I’ve been asked the same question time and time again when I'm in the field talking about self-pay collections and bad debt - what question you ask? I'll get there. Collecting invoices from a stubborn or intentionally uncooperative patient for medical services can be enough of a problem, but when the patient seems to have “no money whatsoever” to pay the bill many hospitals and clinics immediately assume the case has to be written off as a loss. That's far from true, but unfortunately it seems like the only logical choice due to a lack of awareness (or wanting to keep the patient from filing a complaint!). In reality, there are a number of ways collections can be made if done in a smart, persistent fashion. There are some accounts that will take a while to get paid, but persistence does often pay off in the end (trust me, I KNOW persistence!) Finally, the question I get asked...
So how do you get a patient to pay who doesn't have money?
Human beings generally don't like to feel guilty about something (you know you feel bad minutes after you yell at your 4 year old for spilling juice everywhere or guilty after you eat 6 cookies instead of stopping after 3). It bugs at them and eventually their mind wants some kind of resolution to make the guilty feeling go away. Take confession for example – it’s a powerful ceremony in some religions, and also the reason why people eventually just give themselves up after doing something very wrong.
With uncollectable medical cases, a patient who has no money immediately available doesn't mean the person should be left alone and forgiven the cost. Consistent reminders, billing letters and phone calls can do quite a bit in convincing a person to pay their bill when they have the means to do so. A surprising majority will eventually try to close the issue with a late payment due to feeling a twinge of guilt. In the meantime, the effort and cost expended with regular communication attempts are relatively cheap - the cost of a letter or a local phone call in most cases.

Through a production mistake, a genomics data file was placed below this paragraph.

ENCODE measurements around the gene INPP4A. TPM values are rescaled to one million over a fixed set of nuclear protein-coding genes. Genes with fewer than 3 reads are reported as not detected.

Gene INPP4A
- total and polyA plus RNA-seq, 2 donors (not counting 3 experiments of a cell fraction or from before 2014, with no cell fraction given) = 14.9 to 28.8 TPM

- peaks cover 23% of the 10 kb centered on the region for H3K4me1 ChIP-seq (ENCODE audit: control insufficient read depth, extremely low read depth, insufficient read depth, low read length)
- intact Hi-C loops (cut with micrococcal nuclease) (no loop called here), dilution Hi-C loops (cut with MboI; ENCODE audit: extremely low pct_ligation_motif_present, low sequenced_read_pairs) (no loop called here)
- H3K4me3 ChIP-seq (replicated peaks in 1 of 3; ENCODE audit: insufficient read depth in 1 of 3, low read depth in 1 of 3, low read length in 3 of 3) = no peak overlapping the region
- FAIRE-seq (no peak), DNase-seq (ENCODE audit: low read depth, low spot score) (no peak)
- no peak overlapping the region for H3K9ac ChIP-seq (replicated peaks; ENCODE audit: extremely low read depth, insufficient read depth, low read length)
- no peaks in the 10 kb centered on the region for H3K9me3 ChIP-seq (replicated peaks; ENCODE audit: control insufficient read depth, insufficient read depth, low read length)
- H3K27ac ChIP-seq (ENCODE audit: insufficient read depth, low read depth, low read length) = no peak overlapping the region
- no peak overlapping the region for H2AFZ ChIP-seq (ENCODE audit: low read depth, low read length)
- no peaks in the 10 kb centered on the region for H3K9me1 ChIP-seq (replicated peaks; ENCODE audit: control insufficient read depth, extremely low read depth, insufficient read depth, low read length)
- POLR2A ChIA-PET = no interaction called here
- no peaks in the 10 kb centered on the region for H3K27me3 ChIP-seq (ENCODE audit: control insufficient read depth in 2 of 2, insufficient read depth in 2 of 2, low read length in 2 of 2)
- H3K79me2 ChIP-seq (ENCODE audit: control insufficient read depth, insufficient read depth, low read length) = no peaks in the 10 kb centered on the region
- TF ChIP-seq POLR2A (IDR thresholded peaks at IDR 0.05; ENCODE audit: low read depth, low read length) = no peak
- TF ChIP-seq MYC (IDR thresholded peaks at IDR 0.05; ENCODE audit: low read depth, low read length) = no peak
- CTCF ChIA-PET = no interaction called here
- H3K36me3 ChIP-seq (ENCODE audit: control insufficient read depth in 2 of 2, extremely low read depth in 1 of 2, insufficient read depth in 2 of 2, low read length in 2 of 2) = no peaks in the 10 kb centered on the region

Early out or collection agencies essentially take over the communication role, leaving a hospital or clinic to put its attention back to business.
Providing Ideas for Finance
Smart healthcare providers or their agencies remind patients of their potential ability to borrow to pay their bills due immediately. By making information available how to obtain loans or the types of financing accepted, medical offices can realize an increase in invoices being paid very quickly. People just need to be reminded that these tools exist.
Advising finance can be a bit tricky; no one wants to be accused of pressuring a patient into some kind of predatory lending scheme. However, if a patient already has access to such tools or can get access, there's no reason why he or she shouldn't be convinced to use them to pay outstanding costs for medical service.
Understanding a Collection in Legal Terms
For a hospital or any party to exercise a collection over a long period of time, the debt needs to be established in court. Otherwise, under general contract law, a medical business only has three years in most states to exercise and enforce a contract for services rendered. After that, the medical loses the power of collection.
When confirmed in court, however, the party confirms the right to legally collect on a bill up to 20 something years later. So even if a person doesn't have money right now, it doesn't mean the patient is automatically off the hook. Waiting a few years can find the same person with a changed situation and the ability to pay the outstanding bill. The accounts receivable just has to be treated like a long-term debt owed versus a short term cash issue.
Garnishments are another legal tool available. Once the court has confirmed a debt is owed, the hospital (or agency) can wait until there's evidence that the patient is working. When that occurs, a motion for garnishment can be made, which then allows the hospital to seize a portion of the person's paycheck. The same general process can be used with a property lien, forcing people to give up value when their property gets sold. Again, however, both take time to implement and see them come to fruition. So offices pursuing patient debts need to be patient and disciplined.
Collecting invoices from a patient who seems like he or she can't pay a medical bill is possible, so offices should not be so quick to write off these accounts as lost. They do take patience, however, and persistence. So if outsourcing, a hospital should make sure the vendor doing the collection work is professional in practice and persistent. After all, every action does have a reaction; a hospital should always think about how its collection efforts play out in the big picture of a community.